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Monday, 4 February. 2001

20137/00 - John WILSON v The State of New South Wales


1.HIS HONOUR; The plaintiff has brought proceedings in this Court alleging unlawful imprisonment on two separate occasions. The first of those occasions is the period from 26 to 28 October 1997. During that period he was in custody, having been arrested on charges under section 326 of the Crimes Act, but after those two days he was released on bail. The later period, from November 1999 to February 2000, arises from his imprisonment by Wood CJ at CL after he had been found guilty of contempt of this Court. Wood CJ at CL had imposed a longer term of imprisonment but it was reduced on appeal.

2.The only basis upon which the plaintiff contends that imprisonment was unlawful is that he was not granted what, he says, was his right to trial by jury.

3.As I said, the first period of two days related to a period in custody prior to release on bail upon certain charges which, in fact, were not subsequently proceeded with, Accordingly, no problem arises as to the mode of trial of those charges.

4.The question whether the charge of contempt of court ought to be tried by jury was agitated by the plaintiff at length from the late 1990's, prior to his ultimately being found guilty in a summary trial before Wood CJ at CL. That issue was resolved unfavourably to him at first instance, on appeal to the Court of Appeal, and in his application for special leave to the High Court. Accordingly, it is apparent that there is no basis upon which -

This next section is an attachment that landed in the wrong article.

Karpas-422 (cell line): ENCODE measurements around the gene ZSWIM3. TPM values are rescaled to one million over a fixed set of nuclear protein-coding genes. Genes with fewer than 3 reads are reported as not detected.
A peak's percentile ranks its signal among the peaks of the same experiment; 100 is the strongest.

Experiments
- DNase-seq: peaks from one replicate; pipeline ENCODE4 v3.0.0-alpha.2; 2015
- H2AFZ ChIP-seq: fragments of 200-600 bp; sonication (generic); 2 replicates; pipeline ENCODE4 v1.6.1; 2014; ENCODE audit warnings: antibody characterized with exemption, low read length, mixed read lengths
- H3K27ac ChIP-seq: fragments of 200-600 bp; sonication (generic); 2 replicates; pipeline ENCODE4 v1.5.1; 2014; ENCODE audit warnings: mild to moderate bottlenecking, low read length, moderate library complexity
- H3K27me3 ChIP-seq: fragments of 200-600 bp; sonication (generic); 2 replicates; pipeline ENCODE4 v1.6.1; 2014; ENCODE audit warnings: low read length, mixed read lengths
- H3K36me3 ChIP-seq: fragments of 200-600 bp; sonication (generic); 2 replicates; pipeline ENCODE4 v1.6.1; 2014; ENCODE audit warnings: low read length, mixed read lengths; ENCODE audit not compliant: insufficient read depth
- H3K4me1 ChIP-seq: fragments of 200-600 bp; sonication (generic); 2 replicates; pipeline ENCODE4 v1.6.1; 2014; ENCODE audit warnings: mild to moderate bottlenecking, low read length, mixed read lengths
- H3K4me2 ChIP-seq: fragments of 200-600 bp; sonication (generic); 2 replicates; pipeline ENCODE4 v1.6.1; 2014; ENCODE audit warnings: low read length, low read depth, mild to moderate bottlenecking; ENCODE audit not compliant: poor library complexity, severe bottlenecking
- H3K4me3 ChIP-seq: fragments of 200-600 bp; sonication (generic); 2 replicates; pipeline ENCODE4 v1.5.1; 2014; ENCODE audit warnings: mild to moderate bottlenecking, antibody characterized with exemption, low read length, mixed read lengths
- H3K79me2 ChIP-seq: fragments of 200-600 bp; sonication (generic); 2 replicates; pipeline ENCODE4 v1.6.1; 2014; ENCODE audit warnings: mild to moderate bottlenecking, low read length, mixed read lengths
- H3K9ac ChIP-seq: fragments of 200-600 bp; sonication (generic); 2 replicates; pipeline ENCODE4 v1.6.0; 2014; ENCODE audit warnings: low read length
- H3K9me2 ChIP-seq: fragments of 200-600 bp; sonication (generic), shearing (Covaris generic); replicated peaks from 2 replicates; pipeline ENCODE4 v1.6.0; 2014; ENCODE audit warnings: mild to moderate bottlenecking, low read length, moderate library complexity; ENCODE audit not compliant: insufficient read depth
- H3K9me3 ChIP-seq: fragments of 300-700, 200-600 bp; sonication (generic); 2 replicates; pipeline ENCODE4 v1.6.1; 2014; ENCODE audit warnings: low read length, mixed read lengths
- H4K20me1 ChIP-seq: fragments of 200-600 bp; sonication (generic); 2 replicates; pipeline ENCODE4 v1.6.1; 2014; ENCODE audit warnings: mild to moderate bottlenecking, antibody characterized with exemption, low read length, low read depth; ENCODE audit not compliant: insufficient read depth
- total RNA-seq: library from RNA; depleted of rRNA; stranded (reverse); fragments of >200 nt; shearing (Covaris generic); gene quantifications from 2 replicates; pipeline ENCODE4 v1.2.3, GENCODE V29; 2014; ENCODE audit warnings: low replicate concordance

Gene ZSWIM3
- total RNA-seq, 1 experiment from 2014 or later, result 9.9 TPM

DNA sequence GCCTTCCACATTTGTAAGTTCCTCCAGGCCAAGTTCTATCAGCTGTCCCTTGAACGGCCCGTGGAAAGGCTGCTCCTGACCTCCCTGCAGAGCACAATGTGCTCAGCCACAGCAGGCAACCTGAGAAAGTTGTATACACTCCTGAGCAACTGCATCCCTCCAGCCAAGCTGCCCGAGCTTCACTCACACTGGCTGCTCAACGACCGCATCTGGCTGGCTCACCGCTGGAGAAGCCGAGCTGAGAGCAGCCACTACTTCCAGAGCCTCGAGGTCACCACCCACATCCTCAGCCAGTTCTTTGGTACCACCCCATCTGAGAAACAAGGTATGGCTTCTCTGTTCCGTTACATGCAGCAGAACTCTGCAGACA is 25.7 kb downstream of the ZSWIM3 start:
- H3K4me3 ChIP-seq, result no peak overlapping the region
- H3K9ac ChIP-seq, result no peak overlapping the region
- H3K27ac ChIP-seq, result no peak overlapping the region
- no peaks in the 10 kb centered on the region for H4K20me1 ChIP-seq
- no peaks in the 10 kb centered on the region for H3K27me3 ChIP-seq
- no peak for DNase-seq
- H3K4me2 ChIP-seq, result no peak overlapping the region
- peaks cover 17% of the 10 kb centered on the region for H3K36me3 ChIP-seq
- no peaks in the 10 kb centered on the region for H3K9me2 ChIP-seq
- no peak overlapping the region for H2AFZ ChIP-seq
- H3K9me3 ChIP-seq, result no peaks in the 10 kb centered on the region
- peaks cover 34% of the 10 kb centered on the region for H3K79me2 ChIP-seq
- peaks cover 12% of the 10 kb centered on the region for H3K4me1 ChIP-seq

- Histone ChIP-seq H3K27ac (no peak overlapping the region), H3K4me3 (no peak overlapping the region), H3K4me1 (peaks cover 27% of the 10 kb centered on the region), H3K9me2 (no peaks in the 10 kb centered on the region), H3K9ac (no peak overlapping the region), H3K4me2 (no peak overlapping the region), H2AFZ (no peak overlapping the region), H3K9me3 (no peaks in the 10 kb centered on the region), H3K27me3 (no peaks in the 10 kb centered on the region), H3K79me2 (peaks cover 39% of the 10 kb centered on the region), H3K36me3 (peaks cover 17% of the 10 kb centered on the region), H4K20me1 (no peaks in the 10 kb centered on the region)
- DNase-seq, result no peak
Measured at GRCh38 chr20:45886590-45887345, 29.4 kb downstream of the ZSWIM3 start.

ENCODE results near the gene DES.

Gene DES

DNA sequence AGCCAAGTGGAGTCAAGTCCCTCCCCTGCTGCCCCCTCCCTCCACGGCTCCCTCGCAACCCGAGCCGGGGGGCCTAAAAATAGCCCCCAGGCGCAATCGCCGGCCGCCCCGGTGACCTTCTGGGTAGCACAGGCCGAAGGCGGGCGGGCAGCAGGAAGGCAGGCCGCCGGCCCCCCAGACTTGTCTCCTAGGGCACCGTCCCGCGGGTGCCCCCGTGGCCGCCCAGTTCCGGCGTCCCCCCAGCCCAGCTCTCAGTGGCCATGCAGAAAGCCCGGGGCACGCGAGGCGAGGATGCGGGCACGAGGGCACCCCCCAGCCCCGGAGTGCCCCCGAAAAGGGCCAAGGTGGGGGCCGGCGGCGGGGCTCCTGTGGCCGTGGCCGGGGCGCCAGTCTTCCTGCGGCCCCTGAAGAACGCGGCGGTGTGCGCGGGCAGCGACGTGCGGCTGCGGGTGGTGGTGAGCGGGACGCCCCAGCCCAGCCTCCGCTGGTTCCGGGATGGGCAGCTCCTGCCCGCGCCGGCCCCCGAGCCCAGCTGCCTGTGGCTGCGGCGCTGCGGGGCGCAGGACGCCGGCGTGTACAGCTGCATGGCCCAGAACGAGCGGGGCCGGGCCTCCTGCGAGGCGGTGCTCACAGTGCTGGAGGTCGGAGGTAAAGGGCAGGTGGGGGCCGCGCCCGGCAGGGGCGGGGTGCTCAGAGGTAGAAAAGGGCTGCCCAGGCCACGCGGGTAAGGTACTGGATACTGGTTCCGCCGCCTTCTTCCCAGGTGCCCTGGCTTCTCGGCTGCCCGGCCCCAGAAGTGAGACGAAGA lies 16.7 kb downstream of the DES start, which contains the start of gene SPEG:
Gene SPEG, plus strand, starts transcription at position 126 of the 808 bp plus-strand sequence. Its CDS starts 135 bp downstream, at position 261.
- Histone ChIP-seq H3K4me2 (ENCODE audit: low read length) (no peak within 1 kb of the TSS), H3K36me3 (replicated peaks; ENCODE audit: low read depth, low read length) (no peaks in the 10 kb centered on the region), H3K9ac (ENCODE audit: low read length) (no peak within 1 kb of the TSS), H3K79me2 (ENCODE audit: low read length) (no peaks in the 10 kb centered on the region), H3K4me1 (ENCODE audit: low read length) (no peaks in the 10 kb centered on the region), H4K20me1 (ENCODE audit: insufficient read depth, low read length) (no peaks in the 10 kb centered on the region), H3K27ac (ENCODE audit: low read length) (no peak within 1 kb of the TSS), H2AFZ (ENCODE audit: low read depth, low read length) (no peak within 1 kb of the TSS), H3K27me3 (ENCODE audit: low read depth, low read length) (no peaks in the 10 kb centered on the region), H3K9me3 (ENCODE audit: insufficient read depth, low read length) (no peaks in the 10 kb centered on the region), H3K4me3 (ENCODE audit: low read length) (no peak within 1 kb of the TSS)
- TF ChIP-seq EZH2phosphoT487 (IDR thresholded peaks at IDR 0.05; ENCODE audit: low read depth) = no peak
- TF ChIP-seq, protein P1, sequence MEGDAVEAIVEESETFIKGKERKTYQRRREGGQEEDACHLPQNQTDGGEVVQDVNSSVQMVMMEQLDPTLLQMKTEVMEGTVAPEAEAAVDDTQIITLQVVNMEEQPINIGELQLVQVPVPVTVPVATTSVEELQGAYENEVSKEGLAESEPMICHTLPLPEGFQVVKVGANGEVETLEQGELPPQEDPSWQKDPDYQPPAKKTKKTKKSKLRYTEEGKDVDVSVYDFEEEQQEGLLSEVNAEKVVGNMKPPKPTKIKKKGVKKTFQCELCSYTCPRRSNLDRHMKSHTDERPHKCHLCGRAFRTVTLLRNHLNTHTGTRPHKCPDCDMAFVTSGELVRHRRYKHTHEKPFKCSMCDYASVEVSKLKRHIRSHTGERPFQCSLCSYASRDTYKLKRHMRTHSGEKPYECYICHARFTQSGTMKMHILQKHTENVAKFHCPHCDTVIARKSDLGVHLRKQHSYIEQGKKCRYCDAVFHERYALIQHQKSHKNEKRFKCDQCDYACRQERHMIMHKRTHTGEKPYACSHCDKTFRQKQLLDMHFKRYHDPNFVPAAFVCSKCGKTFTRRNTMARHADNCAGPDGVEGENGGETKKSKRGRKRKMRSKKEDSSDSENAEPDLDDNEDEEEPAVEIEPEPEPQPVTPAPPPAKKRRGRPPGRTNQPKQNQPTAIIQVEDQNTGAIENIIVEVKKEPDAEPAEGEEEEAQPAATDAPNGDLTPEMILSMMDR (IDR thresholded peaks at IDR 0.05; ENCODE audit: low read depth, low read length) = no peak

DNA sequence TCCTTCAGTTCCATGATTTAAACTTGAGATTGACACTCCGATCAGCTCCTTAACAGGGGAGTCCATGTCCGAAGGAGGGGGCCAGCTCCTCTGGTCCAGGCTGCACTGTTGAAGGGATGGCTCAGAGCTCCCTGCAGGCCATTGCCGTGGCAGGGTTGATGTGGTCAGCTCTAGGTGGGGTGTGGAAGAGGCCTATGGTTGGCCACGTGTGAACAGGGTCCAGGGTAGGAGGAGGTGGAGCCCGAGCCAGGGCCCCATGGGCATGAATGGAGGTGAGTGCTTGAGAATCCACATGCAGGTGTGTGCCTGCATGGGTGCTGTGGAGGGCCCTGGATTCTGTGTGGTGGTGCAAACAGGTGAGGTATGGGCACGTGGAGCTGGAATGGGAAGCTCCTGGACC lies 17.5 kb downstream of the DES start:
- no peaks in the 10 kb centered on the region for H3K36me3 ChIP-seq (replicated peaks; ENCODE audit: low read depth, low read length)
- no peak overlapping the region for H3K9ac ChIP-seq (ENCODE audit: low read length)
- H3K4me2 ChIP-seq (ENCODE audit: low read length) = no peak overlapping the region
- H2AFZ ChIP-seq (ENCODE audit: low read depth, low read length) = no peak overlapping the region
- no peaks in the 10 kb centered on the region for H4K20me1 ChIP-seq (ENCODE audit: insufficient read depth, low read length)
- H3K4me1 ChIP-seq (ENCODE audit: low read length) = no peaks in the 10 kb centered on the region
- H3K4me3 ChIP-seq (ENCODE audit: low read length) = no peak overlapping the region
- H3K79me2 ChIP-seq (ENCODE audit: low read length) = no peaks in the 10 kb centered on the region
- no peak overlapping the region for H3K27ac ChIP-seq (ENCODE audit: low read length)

WILSON: You have no right to make a decision.

HIS HONOUR: Please, I am giving my judgment.

WILSON: It is wrong, you have no right to give judgment you are not the court.

5.HIS HONOUR: -- upon which the period of imprisonment referred to in the statement of claim could be said to be unlawful or to have been imposed unlawfully.

6.Before me also is a notice of motion by Mr Wilson in which he asserts that no judge or master of this Court has any right to deal with any matter arising in these proceedings, including this very motion, because all those matters ought to be tried by jury. The question whether a notice of motion in this Court should be tried by jury was previously agitated by Mr Wilson before Sully J who ruled adversely to him on 21 December. I respectfully agree with his Honour's conclusion and see no reason to reconsider it --

WILSON: Because you are corrupt too.

7.HIS HONOUR: As Sully J observed in the course of that judgment, any right minded member of this community is well aware of the value of trial by jury but we must recognise that that mode of trial is governed by statute law in New South Wales and, clearly, is not an available mode of trial for any proceedings the subject of the motion now before me.

8.I also have before me a notice of motion by the defendant, the State of New South Wales, that the statement of claim be summarily dismissed. For the reasons I have given the defendant is clearly entitled to that relief.

9.Put shortly then, I am of the view that the notice of motion which asserts any issue raised by Mr Wilson in this Court ought to be tried by jury is without substance and must be dismissed.

10.Similarly, for the reasons I have given, the principal proceedings instituted by the statement of claim have no prospect of success and also ought to be summarily dismissed.

NICHOLLS: I seek costs.

HIS HONOUR: Mr Wilson, I have found against you. Do you wish to be heard on costs, the State would be entitled to?

WILSON: I will continue to fight for truth, justice and freedom and I will appeal against your wrong, evil judgment.

HIS HONOUR: Thank you Mr Wilson. That being so --

WILSON: How can you sleep at night?

HIS HONOUR: - the plaintiff must pay the costs of both notices of motion.

I certify that this and the 2 preceding
pages are a true copy of the judgment
summing-up sentence herein of the
Honourable Justice Peter Hidden.

Dated 25/2/02  Associate xxxxxxx

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